Is Food a Race Issue? Of Course It Is…
Nikki Henderson, the Executive Director of People’s Grocery in West Oakland, offered a powerful presentation to The Commonwealth Club last week in which she highlights the intersection of health, food, and race. It’s under 8 minutes in length and is well worth a watch.
Founded in 2003, People’s Grocery is dedicated to expanding access to healthy food while improving the local economy in West Oakland by developing the local food system. Like many economically depressed areas, West Oakland is a food desert, an area in which liquor stores and fast food restaurants—and a lack of grocery stores stocking fresh fruits and vegetables—defines the foodscape. As People’s Grocery notes, “Although a handful of small grocery stores have recently sprouted, they are not adequate to support about 25,000 residents who live in the neighborhood. In contrast, there are more than 50 liquor stores that sell over-priced, over-processed junk food, “energy” drinks, and many other unhealthy items. As a result, skyrocketing rates of obesity, diabetes, and other diet-related diseases exist, especially among children. Health disparities between West Oakland and affluent communities nearby are well documented.”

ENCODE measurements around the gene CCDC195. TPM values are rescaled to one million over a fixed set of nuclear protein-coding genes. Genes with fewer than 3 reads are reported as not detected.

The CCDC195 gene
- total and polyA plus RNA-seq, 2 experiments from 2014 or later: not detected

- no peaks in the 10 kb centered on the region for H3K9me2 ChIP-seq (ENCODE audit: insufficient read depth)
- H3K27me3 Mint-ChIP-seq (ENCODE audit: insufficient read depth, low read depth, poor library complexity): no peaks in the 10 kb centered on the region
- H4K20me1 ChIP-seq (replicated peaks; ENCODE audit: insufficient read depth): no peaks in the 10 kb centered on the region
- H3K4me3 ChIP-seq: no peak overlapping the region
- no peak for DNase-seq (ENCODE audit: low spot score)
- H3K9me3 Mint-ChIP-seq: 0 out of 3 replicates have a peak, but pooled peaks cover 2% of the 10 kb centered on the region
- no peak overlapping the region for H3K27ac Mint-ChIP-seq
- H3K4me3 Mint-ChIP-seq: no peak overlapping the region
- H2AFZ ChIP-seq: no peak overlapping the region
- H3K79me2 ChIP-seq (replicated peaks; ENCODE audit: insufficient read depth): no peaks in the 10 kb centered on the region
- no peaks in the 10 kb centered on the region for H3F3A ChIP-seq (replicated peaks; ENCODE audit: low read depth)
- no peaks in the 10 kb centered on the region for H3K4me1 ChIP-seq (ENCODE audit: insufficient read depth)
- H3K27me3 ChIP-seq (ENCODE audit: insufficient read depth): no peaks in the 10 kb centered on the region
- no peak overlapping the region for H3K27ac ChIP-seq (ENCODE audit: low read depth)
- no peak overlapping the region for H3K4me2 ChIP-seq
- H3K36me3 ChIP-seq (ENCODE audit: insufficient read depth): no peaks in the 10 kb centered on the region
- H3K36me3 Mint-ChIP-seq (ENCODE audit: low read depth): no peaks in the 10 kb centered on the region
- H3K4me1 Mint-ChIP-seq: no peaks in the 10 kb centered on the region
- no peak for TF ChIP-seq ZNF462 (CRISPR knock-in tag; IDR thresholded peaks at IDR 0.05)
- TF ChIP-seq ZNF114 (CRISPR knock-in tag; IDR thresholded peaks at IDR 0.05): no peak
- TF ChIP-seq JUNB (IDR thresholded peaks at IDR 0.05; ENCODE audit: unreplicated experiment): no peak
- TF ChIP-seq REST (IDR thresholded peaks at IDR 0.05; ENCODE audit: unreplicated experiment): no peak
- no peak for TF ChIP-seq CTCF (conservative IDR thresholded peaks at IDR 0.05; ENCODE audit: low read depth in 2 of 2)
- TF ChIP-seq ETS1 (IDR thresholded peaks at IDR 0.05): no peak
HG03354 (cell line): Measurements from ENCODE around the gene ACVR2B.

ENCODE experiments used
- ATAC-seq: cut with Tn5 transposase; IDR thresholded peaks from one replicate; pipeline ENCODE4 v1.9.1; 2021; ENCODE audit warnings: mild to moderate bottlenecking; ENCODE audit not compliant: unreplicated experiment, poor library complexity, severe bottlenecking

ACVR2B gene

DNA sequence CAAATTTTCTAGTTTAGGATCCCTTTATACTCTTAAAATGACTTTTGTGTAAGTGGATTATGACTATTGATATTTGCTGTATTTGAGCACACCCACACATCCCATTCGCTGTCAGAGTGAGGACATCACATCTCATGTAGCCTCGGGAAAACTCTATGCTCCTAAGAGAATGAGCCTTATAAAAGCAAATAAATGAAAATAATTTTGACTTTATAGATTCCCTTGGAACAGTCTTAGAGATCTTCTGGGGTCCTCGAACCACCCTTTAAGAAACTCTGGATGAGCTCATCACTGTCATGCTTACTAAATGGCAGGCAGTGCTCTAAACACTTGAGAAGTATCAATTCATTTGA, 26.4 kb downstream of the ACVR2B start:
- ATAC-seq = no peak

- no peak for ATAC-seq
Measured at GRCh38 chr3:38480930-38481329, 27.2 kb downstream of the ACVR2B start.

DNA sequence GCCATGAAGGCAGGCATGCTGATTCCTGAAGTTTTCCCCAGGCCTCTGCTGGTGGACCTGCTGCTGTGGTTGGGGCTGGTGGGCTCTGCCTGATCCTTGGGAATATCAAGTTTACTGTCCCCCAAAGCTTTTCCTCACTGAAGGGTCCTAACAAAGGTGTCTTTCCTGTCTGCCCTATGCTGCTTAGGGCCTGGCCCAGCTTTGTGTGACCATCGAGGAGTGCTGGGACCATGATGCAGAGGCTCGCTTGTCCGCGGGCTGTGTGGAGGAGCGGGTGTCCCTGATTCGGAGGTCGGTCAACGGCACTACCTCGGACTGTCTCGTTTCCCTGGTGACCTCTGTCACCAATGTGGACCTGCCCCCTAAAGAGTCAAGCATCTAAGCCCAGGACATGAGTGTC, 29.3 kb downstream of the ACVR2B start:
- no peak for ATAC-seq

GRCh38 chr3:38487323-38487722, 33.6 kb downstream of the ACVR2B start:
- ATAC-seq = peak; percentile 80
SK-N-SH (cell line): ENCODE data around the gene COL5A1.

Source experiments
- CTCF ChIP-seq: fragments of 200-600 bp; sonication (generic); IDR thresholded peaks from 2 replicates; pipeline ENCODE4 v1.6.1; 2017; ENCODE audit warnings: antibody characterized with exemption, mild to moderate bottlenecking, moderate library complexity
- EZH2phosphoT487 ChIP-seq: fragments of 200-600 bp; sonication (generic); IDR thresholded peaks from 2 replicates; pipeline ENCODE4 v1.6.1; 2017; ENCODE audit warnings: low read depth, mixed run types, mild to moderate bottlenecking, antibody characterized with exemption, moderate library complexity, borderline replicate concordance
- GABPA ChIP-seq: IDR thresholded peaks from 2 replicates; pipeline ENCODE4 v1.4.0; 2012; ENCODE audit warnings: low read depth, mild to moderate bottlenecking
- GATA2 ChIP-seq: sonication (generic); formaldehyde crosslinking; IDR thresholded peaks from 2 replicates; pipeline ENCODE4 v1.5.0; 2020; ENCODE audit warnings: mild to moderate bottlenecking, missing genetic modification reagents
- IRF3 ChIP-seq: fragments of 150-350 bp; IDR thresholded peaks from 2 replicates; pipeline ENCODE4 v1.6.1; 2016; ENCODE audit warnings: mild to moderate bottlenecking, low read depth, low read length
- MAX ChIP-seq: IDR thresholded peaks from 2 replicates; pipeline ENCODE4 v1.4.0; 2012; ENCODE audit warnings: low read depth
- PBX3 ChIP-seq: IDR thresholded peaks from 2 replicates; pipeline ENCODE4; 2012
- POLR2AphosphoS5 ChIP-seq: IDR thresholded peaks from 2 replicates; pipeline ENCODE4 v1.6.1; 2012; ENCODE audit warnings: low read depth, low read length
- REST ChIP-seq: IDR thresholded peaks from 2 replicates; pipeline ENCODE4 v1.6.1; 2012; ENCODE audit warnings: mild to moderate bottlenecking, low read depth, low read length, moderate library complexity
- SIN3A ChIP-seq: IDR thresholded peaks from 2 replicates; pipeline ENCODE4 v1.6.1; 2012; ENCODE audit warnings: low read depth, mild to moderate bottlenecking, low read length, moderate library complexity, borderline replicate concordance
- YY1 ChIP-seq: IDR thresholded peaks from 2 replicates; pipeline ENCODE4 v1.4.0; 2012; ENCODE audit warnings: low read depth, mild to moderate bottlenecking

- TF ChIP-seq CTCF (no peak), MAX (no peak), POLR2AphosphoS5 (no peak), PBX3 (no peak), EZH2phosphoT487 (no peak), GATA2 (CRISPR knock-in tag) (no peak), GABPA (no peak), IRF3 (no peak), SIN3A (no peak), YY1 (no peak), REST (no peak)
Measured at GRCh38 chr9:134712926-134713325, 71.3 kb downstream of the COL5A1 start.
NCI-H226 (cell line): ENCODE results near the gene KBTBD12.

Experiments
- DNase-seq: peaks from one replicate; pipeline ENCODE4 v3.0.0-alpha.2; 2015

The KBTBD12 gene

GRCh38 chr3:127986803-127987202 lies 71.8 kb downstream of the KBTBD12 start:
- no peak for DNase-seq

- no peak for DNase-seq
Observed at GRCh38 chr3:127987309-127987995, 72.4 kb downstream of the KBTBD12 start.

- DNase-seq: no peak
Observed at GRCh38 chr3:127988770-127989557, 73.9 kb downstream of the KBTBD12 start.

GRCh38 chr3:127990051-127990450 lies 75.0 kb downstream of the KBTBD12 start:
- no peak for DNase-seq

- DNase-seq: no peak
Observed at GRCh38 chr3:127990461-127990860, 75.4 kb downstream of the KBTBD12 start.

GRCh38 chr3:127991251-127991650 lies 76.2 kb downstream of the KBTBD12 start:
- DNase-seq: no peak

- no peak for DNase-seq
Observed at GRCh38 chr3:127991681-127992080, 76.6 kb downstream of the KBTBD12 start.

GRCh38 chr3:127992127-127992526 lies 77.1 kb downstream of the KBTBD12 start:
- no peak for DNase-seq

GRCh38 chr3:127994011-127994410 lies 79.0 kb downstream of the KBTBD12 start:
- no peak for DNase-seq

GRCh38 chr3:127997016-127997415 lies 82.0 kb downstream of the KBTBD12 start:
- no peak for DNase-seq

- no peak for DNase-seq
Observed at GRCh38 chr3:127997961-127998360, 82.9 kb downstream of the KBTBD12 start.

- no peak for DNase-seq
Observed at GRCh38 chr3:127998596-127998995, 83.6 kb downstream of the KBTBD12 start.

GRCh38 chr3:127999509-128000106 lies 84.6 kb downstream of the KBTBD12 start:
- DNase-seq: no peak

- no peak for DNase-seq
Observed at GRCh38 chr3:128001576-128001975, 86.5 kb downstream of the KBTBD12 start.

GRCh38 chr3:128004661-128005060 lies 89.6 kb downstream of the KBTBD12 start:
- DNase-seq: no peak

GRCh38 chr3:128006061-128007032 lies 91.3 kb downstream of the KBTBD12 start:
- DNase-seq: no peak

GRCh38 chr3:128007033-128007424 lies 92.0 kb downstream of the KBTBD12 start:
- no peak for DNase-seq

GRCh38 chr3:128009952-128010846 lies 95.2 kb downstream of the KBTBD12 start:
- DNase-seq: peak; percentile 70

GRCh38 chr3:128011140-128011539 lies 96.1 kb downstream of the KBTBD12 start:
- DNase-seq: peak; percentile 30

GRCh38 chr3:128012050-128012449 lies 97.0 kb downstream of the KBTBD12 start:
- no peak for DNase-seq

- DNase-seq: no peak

Blogging at Huffington Post, Mehroz Baig points out that socioeconomic factors “play a major role in access to healthy food,” and that these socioeconomic factors are deeply connected to race. While there are people of all races and ethnicities across the country suffering from hunger and a lack of access to fresh, healthy food, minorities are more likely to be poor and thus suffer from hunger and live in food deserts at disproportionately higher rates. Food and hunger are thus clearly—though not exclusively—race issues.
Watch Nikki Henderson’s presentation to the Commonwealth Club below.